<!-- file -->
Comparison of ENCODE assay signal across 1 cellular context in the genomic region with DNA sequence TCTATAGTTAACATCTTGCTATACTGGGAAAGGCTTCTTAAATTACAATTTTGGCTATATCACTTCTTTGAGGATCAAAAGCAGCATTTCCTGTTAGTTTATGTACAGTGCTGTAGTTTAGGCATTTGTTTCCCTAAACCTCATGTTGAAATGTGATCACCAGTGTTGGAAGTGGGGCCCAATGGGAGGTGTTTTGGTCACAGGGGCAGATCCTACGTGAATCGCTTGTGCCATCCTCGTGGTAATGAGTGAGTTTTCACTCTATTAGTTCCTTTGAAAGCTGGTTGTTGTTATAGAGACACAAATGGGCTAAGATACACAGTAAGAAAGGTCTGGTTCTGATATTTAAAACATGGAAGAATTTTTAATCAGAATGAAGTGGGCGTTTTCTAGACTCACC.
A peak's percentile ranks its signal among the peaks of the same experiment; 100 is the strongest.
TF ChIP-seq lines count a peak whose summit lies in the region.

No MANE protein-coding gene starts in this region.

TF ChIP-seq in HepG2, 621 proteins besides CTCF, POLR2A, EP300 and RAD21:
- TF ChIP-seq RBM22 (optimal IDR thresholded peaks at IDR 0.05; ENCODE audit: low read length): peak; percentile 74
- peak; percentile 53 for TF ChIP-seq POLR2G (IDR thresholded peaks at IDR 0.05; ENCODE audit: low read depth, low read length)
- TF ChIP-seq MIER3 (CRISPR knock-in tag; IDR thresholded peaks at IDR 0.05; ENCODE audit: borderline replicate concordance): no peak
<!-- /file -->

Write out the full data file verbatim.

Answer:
Comparison of ENCODE assay signal across 1 cellular context in the genomic region with DNA sequence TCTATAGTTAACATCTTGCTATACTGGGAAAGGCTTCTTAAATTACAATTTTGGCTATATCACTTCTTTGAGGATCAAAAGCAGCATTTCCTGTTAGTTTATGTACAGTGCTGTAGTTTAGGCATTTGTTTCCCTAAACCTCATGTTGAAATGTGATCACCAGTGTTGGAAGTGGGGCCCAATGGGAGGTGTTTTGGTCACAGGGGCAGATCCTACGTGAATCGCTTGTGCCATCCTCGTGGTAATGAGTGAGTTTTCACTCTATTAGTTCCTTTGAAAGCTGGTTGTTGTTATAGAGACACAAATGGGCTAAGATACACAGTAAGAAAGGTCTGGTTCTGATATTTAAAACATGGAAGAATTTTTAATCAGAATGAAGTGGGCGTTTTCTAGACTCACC.
A peak's percentile ranks its signal among the peaks of the same experiment; 100 is the strongest.
TF ChIP-seq lines count a peak whose summit lies in the region.

No MANE protein-coding gene starts in this region.

TF ChIP-seq in HepG2, 621 proteins besides CTCF, POLR2A, EP300 and RAD21:
- TF ChIP-seq RBM22 (optimal IDR thresholded peaks at IDR 0.05; ENCODE audit: low read length): peak; percentile 74
- peak; percentile 53 for TF ChIP-seq POLR2G (IDR thresholded peaks at IDR 0.05; ENCODE audit: low read depth, low read length)
- TF ChIP-seq MIER3 (CRISPR knock-in tag; IDR thresholded peaks at IDR 0.05; ENCODE audit: borderline replicate concordance): no peak